We’re a week away from the first budget from our new government. Social care is high on the agenda and is expected to be a key aspect of the new Chancellor’s speech. Back in December 2019 the government committed that Councils would receive an additional £1bn for adult and children’s social care in every year of the parliament, along with a pledge to consult on a 2 per cent precept that would enable councils to access a further £500m for adult social care for 2020-2021.
Reports this week have confirmed that many councils are aiming to raise their council tax by up to the maximum 3.99 per cent in a bid to stave up struggling social care services. There is no doubt that demand for social care services will remain high. Even with additional funding, increased demand and increasing costs mean the sector is under extreme pressure.
Continuing healthcare (CHC) makes up a large proportion of the funding for care and the government 2018/19 mandate to NHS England stated that ‘the identified large efficiency opportunities requiring concerted action across the system… are a critical part of balancing its budget’1.
A total of £855 million from the budget for NHS continuing healthcare has been earmarked as an efficiency saving. To achieve this, the Treasury has called for four improvements:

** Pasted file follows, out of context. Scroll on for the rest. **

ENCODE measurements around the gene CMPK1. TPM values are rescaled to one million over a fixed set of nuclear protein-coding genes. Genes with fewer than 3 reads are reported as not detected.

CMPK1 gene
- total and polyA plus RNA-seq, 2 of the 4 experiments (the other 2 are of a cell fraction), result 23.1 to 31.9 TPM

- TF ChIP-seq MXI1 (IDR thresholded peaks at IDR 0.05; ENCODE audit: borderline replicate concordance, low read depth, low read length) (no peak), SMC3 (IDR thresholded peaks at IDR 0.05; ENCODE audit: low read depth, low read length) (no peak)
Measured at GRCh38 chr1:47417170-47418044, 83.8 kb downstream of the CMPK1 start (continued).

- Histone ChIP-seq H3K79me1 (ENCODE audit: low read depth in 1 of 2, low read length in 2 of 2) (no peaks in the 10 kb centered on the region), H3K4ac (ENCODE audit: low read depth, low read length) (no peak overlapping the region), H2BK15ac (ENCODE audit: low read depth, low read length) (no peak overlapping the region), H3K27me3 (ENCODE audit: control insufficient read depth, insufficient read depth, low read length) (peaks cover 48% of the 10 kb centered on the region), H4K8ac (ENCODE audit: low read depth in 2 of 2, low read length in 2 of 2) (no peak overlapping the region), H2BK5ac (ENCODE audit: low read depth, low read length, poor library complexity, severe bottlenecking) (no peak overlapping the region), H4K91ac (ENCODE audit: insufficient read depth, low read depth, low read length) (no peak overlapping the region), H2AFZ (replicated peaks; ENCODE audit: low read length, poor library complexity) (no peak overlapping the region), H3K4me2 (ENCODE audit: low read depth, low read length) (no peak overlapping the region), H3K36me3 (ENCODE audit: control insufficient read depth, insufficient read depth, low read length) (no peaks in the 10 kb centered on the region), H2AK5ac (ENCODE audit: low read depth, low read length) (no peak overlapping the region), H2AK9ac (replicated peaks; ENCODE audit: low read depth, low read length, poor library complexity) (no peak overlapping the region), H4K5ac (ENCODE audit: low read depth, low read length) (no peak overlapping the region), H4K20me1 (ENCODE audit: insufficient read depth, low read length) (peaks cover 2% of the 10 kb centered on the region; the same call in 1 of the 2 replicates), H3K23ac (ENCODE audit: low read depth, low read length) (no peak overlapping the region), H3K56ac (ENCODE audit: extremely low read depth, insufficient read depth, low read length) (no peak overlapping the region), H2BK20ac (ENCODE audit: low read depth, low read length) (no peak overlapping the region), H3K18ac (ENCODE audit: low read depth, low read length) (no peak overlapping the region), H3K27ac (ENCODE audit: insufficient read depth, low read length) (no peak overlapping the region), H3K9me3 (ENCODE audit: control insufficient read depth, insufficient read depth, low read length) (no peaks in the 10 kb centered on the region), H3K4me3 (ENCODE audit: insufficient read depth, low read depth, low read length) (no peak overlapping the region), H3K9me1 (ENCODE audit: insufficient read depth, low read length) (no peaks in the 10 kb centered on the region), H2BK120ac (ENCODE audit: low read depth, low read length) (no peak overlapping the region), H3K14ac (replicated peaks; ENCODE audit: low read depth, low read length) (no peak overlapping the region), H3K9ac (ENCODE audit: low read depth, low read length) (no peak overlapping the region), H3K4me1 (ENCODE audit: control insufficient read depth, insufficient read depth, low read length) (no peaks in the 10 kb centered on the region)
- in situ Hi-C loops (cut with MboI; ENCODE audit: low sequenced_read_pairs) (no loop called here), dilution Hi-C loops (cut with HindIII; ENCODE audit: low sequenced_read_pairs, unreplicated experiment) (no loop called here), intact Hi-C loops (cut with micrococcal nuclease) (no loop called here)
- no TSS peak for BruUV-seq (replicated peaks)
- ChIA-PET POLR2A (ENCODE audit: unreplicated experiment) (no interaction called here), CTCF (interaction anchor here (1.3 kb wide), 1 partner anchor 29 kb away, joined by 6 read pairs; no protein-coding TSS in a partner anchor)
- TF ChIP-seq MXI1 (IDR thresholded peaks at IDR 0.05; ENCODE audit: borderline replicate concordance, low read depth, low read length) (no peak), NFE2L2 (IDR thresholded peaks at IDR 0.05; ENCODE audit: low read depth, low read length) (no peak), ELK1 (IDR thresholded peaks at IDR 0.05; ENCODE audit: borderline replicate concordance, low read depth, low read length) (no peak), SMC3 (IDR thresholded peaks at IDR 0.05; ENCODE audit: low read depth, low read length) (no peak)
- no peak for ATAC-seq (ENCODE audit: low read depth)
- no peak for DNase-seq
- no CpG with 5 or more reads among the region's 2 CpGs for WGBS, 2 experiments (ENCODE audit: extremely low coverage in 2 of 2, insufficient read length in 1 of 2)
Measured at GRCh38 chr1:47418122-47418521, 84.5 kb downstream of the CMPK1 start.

- clarity around the national framework (better data and benchmarking)
- better commissioning of care
- local CCG efficiencies
- improved processes through supporting staff with training and development2
With these budget challenges coming from two sides, it’s never been more important to have complete understanding of who needs to receive care and from which budget. Earlier this month, Which? magazine published analysis of NHS data which showed significant variation in continuing healthcare – for example people in Salford were nearly 18 times more likely than those in Luton to get funding (211 vs 12 people per 50,000 in receipt). Clearly demographic differences could explain this variation, but the challenge is how the framework is applied locally.
Independent dedicated resources that assess applications for CHC, manage any backlog and keep pace with reviews are key to ensure that those people meeting the requirements for CHC support receive it. At CHS Healthcare we have over 20 years’ experience working with the NHS and Social Care. We have a whole system approach and give impartial advice by applying the national framework fairly bearing in mind lawful limitations and this means we can support consistent application reducing variation across the system.
- DSHC, The Government’s revised mandate to NHS England for 2018-19 (May 2019), paragraph 2.8. For 2019/20, the Government published its mandate as part mandate as part of the NHS Accountability Framework 2019-20 (May 2019)